Westbrook’s free-throw shooting woes last season was something not many saw coming. A career 80.1 percent shooter from the line, he shot an unusual 65.6 percent this season. His game is predicated on his athleticism and ability to get to the rim, and teams often resort to fouling him to prevent easy buckets. If he can’t make his free throws, it won’t be long before teams look to intentionally foul him on his drives rather than trying to defend. He must return to his normal self from the charity-stripe.
Similarly to how Westbrook needs to improve his game, the Thunder need to trust the development of their two young players: Terrance Ferguson and Jerami Grant. Ferguson made a huge leap in his second year as a pro, replacing an injured Andre Roberson in the starting lineup throughout the season. He shot the third best percentage from beyond the arc on the entire team at 36.6 percent. Defensively, he was nowhere as productive as Roberson, but took on the challenge of defending All Star level players, at times taking the pressure of Paul George, and took huge strides while doing so.
Jerami Grant established himself as a legitimate starter on a playoff team last season, averaging 13.1 points and 5.2 rebounds per game. He also shot 39.2 percent from the three-point line, a development no one saw coming. He was huge in the playoffs, with his versatility defensively allowing Donovan to go a small-ball lineup that can be deployed next season. With no cap space, the Thunder are going to have to believe that Ferguson and Grant can take big steps and contribute consistently to a deep playoff run next season.
The biggest knock on Oklahoma City’s front office over the past three years has been their inability to put three-point shooters around Westbrook and his co-stars to spread the floor. Anyone else tired of watching Westbrook crash into the line swarmed by three defenders? The team shot a torrid 34.8 percent from behind the arc this season, the lowest of any playoff team. The lack of shooting has been a known problem for the Thunder, but their lack of cap space minimizes their options in free agency.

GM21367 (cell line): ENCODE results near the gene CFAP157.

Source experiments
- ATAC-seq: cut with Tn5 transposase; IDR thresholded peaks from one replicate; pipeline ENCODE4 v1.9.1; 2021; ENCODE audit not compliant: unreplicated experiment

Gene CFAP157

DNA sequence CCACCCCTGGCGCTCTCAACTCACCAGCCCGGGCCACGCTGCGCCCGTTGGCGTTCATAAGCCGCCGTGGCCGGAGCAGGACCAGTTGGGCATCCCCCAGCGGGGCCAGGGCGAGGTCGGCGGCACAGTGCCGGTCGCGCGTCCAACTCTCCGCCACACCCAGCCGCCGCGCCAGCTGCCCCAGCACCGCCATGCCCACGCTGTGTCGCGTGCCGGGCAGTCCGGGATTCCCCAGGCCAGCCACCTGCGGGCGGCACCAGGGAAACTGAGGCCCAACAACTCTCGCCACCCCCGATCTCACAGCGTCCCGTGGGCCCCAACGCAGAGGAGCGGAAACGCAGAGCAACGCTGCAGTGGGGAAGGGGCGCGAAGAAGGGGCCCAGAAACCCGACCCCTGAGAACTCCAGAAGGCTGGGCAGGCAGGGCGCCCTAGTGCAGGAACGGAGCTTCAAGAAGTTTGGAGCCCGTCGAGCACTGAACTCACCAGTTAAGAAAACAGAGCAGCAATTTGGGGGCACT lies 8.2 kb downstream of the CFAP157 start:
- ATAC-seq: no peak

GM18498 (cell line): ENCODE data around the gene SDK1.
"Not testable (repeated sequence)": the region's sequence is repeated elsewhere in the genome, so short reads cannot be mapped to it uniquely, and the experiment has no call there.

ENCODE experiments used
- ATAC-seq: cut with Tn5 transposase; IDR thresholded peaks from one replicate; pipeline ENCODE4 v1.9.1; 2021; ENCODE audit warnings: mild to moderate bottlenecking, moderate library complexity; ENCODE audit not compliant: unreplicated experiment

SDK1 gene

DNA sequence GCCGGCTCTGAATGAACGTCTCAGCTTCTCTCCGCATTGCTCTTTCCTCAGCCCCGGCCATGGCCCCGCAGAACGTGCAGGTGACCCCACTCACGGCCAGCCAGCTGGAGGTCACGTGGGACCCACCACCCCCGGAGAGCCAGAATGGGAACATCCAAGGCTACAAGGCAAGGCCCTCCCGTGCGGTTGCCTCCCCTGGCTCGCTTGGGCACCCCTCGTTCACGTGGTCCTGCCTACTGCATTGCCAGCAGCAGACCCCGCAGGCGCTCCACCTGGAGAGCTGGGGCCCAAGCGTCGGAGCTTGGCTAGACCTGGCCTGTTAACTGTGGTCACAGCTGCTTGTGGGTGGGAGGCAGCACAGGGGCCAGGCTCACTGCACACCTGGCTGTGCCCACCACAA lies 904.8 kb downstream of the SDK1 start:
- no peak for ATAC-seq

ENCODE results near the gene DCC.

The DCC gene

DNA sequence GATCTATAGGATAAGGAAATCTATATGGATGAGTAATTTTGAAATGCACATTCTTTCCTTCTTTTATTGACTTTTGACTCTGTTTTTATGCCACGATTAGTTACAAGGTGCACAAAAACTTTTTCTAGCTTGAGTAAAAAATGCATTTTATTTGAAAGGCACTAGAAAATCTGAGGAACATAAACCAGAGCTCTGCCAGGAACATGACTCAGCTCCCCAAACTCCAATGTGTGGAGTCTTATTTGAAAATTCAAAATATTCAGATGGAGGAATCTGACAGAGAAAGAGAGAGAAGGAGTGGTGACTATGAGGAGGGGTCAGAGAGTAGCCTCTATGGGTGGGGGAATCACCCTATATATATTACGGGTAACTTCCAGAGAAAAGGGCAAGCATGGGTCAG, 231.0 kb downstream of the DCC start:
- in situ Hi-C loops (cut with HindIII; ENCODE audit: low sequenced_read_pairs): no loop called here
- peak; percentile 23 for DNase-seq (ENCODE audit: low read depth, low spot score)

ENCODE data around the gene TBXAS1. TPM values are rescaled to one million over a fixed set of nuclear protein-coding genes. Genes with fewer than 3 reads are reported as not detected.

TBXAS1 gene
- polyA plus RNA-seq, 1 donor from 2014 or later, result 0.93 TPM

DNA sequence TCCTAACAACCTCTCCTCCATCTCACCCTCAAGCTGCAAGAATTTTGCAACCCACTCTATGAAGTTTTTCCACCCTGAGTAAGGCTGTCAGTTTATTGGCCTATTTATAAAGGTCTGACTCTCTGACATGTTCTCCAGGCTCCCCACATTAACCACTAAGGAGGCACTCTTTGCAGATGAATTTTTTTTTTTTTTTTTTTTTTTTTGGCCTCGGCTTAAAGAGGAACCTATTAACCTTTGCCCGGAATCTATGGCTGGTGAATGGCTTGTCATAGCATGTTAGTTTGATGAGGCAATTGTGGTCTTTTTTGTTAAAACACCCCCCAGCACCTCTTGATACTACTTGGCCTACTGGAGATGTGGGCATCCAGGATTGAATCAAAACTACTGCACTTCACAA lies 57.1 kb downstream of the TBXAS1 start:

Some names they could look at are Wayne Ellington or Kyle Korver. Both are aging players who don’t play much defense but can still knock down an open three-point look and would take pressure off the Thunder’s two superstars. With their Taxpayers Mid-Level Exception at nearly $5.7 million, the Thunder could also look at Wesley Matthews or Trevor Ariza, both capable shooters who can defend at a high level on the other end. The Thunder’s number one priority needs to be three-point shooting in the upcoming offseason.
While it may look like the Thunder are trapped with this current roster, there are ways they could improve this team. Donovan must create a legitimate offense or Sam Presti has to let him go. Westbrook has to improve his shooting and his shot selection, while role players like Ferguson and Grant have to step up. But the Thunder absolutely have to add three-point shooting to this current roster to have any shot at a deep playoff run.
If all this happens, who knows? We might see Russell Westbrook and Co. make it to the second round.